A legal action on behalf of a group of rugby league players suffering from or showing signs of dementia is being worked on, the PA news agency understands.
The players are understood to be in touch with Rylands Law, which has already launched an action on behalf of nine former rugby union professionals diagnosed with brain injuries including ex-England and Wales internationals Steve Thompson and Alix Popham.
No timeline has been put on the rugby league action being formally launched, but the same firm are also understood to be working with the families of former professional footballers who are suffering with dementia.
In each case, the claims will centre on how the sports manage concussion and other sub-concussive impacts. In the case of football, repetitive heading of the ball is being cited as a cause of brain injury.
Another litigation on behalf of former athletes from a range of sports, led by Nick De Marco of Blackstone Chambers and personal injury specialists John Foy and James Byrne of 9 Gough Chambers, is in its early stages.
Leeds director of rugby Kevin Sinfield says it is important that those running his sport do not make assumptions on the issue.
“We need to do a lot more research on it,” he said. “As a club at the Rhinos we’ve invested into some mouthguard technology to do with concussion. I think it’s really important that the whole area is researched properly and we get some answers rather than guess and try and make assumptions.
“It’s really sad to see Steve Thompson, it’s really sad to see Alix Popham, they both played up at Leeds Tykes, when they were our sister club, so I have spent some time with both of them in the past, and it’s really tragic the story and the journey that both those players are on.”
Asked if it was something which preoccupied his current players, Sinfield said: “I don’t think so. It certainly wasn’t in my mind as a player. You understand some of the risks to your body when you play.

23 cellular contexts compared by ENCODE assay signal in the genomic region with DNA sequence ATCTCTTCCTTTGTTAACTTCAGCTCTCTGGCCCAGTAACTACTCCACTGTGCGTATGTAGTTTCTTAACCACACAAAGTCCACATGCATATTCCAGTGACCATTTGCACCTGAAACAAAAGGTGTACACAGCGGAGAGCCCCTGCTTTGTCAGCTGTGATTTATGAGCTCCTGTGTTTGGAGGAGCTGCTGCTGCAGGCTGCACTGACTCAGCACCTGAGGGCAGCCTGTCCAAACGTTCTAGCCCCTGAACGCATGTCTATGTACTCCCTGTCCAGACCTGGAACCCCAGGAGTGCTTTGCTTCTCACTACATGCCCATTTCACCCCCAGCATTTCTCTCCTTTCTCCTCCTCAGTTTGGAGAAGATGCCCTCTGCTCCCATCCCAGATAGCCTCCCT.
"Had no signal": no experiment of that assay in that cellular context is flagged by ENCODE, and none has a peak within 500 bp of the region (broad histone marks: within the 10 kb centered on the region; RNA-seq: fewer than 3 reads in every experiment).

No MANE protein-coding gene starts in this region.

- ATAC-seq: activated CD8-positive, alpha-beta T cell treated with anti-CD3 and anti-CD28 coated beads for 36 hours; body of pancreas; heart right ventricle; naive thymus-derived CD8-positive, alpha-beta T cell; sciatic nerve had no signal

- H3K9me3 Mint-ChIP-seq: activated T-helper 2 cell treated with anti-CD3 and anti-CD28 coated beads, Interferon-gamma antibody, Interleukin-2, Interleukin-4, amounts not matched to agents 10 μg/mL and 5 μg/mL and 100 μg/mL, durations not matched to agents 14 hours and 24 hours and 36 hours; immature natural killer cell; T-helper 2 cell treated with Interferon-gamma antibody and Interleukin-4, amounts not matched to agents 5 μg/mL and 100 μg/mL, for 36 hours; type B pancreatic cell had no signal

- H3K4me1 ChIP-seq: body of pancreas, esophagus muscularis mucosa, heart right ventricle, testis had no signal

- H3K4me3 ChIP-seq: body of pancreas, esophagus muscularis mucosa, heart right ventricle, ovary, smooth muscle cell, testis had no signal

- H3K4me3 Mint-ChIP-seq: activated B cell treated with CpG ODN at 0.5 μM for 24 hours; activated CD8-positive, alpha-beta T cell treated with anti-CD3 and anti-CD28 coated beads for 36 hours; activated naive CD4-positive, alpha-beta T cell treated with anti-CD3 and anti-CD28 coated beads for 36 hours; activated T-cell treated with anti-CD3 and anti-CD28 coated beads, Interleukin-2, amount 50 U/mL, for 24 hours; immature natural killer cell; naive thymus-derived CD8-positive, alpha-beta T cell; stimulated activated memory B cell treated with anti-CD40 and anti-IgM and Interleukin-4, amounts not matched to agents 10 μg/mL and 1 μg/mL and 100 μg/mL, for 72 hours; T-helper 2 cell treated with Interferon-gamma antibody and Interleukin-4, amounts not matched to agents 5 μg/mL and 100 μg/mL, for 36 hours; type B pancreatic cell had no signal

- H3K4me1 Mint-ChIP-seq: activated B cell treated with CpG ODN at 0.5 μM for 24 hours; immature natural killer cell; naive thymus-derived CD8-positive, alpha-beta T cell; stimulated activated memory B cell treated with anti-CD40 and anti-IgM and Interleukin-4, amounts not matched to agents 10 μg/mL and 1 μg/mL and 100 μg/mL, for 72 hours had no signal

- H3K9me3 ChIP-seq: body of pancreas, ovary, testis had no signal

“We need to do some research on it, we need to actually get the answers and make sure it’s thorough so we can make the necessary adjustments, if any are needed.”
Five members of the England football team which won the 1966 World Cup have either died with dementia, or are living with it.
Midfielder Nobby Stiles, who died in October, was one of those players. His family donated his brain for research to Dr Willie Stewart at the University of Glasgow.
The family were told that repeated heading had caused severe damage to Stiles’ brain, and that he had been suffering from a condition called chronic traumatic encephalopathy (CTE).
“With Nobby, the CTE was widespread throughout and at a high stage,” Dr Stewart told the Daily Mail.
“He presented a story which was entirely typical of someone with CTE. All of the pathologies you would expect to see were there.”
Figures published by the Rugby Football Union on Monday show the severity of concussion in the sport is at an all-time high.
Data covering the 2018-19 season shows players were sidelined for an average of 22 days after suffering concussion during a match. That figure is higher than at any point since statistics were first recorded in 2002, 10 days longer than the mean absence of 12 days per concussion.
Dr Stewart, who tweeted about those figures on Tuesday morning, also wrote on the social media site: “If sport continues on course of no meaningful change, please unlock this tweet in 2050 when #dementia #cte reports are being discussed.”
The text was followed by a GIF containing the words: “I told you so.”
Stewart described football’s announcement of its plans to trial new concussion protocols from next month as being akin to putting “lipstick on a pig”.
Football competitions, including the Premier League, are set to trial the use of additional concussion substitutes, but there is no extension to the period for assessing players suspected of a concussion, something Stewart and world players’ union FIFPRO has previously called for.